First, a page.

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SAF-T in Portugal, a decade of tax data standardisation

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PwC’s Ricardo Lourenco looks at the challenges still being faced by companies implementing tax standardisation measures.

To simplify tax compliance and audit, as well as to reduce tax evasion and fraud, the Organisation for Economic Co-operation and Development (OECD) in 2005 introduced an international standard for exchanging data between companies and local tax authorities. This file, designated as the Standard Audit File for Tax Purposes (commonly known as SAF-T) was represented using Extensible Markup Language (XML), a free and open format commonly used to represent data structures. However, the OECD did not make this file format compulsory.

The first version of the file defined by the OECD in 2005 was based on a reduced set of information, namely accounting, sales, purchases, and payments. A second version was introduced in 2010 with another set of information, namely inventory and fixed assets. This revision also addressed improvements on the previous data structure.

This file was designed to provide a normalised data structure among all countries; however, in order to meet specific needs, some changes were introduced locally in countries that adopted this standard.

In 2008, Portugal became one of the first countries to implement this standard in a XML file format, named as SAF-T (PT), as a legal requirement for all taxpayers subject to corporate income tax.

Until now, three additional data structures have been published by the Portuguese tax authorities (PTA). These new versions have brought sets of adjustments to ensure proper alignment between the file structure and the realities of the Portuguese fiscal, business, and information systems.

As expected, this has caused major disruption in the way companies conduct their business and perform their internal control and reporting processes. Even for the PTA, the days of tax inspections with pen and paper have ended, and new methodologies, tools, and IT infrastructures have been required and implemented.

In 2018, 10 years later, it could be expected that all had been done. However, in our experience, companies are still facing many diverse challenges, namely:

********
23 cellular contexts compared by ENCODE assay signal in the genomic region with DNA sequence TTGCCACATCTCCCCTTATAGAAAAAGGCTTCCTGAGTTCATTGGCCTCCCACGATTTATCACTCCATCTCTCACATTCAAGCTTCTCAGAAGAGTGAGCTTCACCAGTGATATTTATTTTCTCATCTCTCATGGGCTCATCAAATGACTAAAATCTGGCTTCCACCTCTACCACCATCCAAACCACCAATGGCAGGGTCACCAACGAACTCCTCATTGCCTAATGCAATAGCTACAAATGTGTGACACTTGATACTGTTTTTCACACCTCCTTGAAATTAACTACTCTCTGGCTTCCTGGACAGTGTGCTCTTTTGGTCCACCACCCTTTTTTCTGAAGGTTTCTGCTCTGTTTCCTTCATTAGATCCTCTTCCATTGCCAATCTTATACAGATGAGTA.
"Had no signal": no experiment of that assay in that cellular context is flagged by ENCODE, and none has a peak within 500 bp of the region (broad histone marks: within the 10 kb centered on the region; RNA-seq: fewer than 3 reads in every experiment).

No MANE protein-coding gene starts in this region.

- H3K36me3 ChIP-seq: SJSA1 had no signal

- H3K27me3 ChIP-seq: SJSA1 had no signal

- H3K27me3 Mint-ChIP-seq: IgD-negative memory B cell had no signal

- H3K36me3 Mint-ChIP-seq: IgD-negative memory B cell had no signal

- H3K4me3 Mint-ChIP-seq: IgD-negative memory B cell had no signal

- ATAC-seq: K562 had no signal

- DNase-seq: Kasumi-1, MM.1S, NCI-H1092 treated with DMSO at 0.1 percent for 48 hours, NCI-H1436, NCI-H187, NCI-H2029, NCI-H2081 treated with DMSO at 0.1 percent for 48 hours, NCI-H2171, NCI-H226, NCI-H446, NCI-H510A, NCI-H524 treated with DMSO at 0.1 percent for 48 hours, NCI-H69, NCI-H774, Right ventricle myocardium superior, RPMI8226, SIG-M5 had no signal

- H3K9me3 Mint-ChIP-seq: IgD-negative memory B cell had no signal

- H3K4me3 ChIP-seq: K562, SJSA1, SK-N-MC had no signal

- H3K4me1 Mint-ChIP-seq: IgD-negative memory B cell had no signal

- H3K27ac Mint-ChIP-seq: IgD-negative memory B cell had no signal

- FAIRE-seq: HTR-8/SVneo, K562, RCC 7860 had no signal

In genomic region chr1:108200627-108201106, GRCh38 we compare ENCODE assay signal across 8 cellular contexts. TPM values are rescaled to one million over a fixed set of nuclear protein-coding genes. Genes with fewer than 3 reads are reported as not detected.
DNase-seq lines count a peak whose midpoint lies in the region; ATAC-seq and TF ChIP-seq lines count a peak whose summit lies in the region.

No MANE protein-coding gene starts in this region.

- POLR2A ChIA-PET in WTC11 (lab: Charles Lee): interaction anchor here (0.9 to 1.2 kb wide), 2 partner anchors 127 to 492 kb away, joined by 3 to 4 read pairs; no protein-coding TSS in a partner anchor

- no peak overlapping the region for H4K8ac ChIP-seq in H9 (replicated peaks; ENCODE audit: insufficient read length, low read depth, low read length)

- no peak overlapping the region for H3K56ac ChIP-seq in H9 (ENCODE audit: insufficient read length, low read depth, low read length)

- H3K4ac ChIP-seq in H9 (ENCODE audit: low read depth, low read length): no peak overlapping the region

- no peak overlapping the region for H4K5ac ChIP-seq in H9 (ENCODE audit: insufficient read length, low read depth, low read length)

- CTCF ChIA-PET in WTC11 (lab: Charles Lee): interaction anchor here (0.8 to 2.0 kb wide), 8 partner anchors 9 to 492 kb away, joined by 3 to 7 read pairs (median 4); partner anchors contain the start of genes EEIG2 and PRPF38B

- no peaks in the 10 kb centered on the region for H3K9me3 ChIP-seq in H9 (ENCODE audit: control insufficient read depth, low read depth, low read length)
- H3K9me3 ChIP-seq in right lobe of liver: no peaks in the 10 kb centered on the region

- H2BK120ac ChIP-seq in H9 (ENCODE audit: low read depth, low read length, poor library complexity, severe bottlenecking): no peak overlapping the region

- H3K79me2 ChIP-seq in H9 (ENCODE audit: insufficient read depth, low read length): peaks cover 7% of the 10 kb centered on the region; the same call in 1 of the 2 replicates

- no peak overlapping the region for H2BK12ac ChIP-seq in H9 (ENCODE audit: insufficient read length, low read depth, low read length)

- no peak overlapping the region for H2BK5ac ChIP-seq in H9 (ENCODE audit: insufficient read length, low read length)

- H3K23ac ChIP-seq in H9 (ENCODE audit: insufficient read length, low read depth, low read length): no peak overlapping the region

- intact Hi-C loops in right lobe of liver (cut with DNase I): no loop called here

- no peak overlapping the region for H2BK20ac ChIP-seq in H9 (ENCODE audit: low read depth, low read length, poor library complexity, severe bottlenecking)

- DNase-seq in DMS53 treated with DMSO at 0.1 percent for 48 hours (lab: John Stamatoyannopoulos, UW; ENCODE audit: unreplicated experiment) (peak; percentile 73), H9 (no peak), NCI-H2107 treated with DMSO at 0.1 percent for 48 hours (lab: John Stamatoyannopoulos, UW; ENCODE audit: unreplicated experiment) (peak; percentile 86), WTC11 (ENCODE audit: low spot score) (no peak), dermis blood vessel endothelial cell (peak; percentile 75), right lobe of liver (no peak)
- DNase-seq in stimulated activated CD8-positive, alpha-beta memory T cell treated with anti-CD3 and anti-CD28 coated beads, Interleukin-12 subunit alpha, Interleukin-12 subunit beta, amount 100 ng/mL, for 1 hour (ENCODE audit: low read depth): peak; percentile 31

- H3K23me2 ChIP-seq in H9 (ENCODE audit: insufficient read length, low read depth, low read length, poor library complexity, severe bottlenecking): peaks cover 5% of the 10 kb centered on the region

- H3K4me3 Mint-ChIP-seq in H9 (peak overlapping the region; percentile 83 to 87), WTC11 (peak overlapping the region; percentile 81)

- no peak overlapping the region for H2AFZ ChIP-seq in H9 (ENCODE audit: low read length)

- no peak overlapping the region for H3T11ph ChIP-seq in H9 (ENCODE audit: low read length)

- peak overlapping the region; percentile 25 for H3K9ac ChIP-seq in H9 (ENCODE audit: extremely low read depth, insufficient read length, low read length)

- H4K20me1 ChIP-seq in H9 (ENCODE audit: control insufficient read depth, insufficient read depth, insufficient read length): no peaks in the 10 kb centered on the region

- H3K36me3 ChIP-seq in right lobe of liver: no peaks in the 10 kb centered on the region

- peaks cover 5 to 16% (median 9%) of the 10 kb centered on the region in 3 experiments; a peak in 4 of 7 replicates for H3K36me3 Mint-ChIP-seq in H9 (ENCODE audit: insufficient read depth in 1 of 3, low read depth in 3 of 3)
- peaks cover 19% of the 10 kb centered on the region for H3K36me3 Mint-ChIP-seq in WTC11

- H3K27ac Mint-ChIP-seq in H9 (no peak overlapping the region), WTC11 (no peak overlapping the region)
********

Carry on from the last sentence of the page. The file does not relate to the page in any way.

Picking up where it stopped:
• The generation of a compliant SAF-T (PT) file;

  • Assurance that the file content corresponds to reality;

  • A lack of in-house confidence that ongoing changes and the increment of complexity in the systems to comply with business needs are in accordance with the file requirements;

  • The degree of effort required to adjust the systems to meet new changes to the file data structure;

  • The high volume of data to be pulled from their systems and proper mapping to the SAF-T (PT) file;

  • The limited internal resources with sufficient know-how on this matter;

  • Addressing the multinational environment and associated group policies versus local needs.

Additionally, these have been times of big decisions, including: (i) rethinking the organisational structure of companies to ensure better communication between all stakeholders; (ii) deciding between major overhauling of legacy systems and implementing flexible new systems; (iii) reviewing business and support processes; and (iv) critically challenging the way of doing things. These facts bring another layer of challenges to the SAF-T (PT) compliance landscape.

Considering all of the benefits that the tax authorities obtain  with these new ways of ensuring that companies comply with all their fiscal obligations, it can be taken as granted that in Europe and other regions, the SAF-T compliance obligations are here to stay.

Portugal, with 10 years’ experience in this matter, could be considered as a case study when implementing SAF-T in other countries. Substantial efforts have been made, and new ideas and breakthroughs have been achieved, such as:

  • Billing software certification, issued by the PTA, with the objective of reducing sales suppression techniques;

  • Submission to the PTA of information regarding transportation of goods prior to shipment;

  • The PTA e-invoice web portal, which congregates all monthly invoices issued by companies, enabling all individual taxpayers, to verify the VAT to be deducted on their annual individual income tax returns (a Portuguese tax benefit for individual taxpayers);

  • Communication of the annual SAF-T (PT) accounting data for the prefilling of the annual return, which includes company financial statements.

These are all good examples of what has happened since 2008, and indicate what is still to come.

Furthermore, blockchain and distributed ledger technologies are emerging. Management teams around the world are considering how these new concepts can be used in their business, while governments are also considering new methods to ensure that due taxes are collected.

Tax compliance is becoming increasingly data- and technology-driven.

This article was prepared by Ricardo Lourenço (, tax technology director at PwC

Ricardo Lourenço PwC

Ricardo Lourenço

Tax technology director, PwC


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